Using community-based marketing to spice up your marketing mix allows B2B marketers to attract new customers and prospects while also building brand loyalty. It’s a great moment to tap into people’s desire for a sense of belonging because they’re all working from home.
- What Is Community-Based Marketing?
- Why Try Community-Based Marketing?
- How to Build a Desirable Community
What Is Community-Based Marketing?
The goal of community-based marketing is to bring people together around a common problem, professional background, or company goal. Having a shared passion and supporting one another creates a great environment for meaningful connections among community members.
Your blog, newsletter, or a community tool like Disciple or Participate can be used to build a community of your own, or you can use your social media platforms to support the communities you already have.
Why Try Community-Based Marketing?
As a marketer, you have access to real-time information on what people are thinking and feeling, which can help you better understand your industry and your customers. You don’t necessarily need to spend money on pricey focus groups or customer research if you have a direct access to what your audience appreciates. People can have a say in how you run your business and what products and services you offer if you have a strong community.
How to Build a Desirable Community
A community leader is expected to be an authority on a given topic. You may build long-term relationships with your customers by making them feel valued and heard. Business relationships are more likely to last when people feel connected to, supported by, and cared for by the people they work with.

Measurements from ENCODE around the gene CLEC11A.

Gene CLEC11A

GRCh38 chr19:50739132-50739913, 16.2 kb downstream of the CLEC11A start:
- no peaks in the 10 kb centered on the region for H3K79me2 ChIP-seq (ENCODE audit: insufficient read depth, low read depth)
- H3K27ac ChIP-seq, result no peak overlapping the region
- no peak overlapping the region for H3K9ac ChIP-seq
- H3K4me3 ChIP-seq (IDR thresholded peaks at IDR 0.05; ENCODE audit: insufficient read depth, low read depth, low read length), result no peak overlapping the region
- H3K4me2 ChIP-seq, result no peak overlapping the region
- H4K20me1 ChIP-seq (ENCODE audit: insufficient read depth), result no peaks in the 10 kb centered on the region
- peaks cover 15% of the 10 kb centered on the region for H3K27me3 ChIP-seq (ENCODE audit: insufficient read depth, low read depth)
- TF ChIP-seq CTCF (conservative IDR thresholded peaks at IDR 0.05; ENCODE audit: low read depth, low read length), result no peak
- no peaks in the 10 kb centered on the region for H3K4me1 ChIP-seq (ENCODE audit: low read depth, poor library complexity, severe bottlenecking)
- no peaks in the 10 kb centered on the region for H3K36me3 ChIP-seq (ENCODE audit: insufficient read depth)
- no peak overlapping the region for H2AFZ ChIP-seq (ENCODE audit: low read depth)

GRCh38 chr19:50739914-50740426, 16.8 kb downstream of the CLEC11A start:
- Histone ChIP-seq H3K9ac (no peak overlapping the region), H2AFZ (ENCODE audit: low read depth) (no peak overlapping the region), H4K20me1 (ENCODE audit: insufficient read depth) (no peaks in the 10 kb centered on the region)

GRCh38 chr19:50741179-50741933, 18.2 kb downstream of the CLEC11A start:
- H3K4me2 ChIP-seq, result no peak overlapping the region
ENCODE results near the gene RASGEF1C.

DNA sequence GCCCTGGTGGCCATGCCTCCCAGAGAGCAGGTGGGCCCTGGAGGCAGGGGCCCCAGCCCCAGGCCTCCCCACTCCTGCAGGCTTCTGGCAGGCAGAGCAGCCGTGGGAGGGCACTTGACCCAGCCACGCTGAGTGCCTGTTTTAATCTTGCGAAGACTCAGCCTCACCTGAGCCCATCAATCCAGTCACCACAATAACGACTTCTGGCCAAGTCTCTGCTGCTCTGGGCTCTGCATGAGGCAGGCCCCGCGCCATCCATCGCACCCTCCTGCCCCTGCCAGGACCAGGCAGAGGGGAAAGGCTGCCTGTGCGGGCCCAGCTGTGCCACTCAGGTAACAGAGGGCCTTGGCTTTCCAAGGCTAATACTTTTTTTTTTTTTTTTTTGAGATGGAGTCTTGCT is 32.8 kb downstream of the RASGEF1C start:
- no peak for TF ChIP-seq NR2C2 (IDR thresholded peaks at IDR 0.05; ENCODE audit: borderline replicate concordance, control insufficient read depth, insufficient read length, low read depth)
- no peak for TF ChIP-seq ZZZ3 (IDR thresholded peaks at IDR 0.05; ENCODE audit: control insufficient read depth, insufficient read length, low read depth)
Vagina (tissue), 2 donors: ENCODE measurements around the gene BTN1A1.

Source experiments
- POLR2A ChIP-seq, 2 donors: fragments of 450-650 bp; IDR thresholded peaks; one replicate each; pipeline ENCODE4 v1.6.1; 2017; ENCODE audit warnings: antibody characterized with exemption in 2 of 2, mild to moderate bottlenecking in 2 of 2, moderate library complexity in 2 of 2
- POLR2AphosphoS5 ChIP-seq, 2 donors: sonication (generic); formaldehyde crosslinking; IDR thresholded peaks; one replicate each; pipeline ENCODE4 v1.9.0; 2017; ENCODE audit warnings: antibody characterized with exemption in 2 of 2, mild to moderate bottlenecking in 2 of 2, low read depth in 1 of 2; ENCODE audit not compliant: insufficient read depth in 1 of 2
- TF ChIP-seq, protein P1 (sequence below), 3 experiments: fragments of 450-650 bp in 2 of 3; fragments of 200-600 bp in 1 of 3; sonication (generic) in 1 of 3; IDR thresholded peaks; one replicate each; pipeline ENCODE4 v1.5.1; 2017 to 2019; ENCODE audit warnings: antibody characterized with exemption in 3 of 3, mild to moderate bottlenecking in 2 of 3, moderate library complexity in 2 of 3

The discussion should be open to the participants’ input whenever possible. You want to be able to aid others in solving issues and conquering obstacles with a steady flow of ideas. Get to know your fellow members by participating actively in the chats and making an attempt to get to know them personally.
Keep a close eye on how your community responds. It’s possible that videos will be more accessible to them than long blog posts, or the other way around. You don’t even have to be able to read their minds to find out what they like and dislike; you can just ask them or hold an occasional poll to find out.
Including occasional sales messages, such as subscription offers and member-only discounts, is totally acceptable. However, the bulk of your work should be educational and thought-provoking.
Invite your most loyal customers and ardent admirers to a party. They are able to talk about you in a way that isn’t too promotional.
Seek for people who have clout in the local community. These people don’t have to be huge online stars with a slew of millions of fans. Find the people in your neighborhood who are trusted sources of information on a variety of topics.
Remember that your goal isn’t to amass a large following. Because of their narrow focus, communities can be particularly effective in cutting through the marketing clutter, allowing members to network in an environment where they feel heard and their needs are taken into consideration by others around them.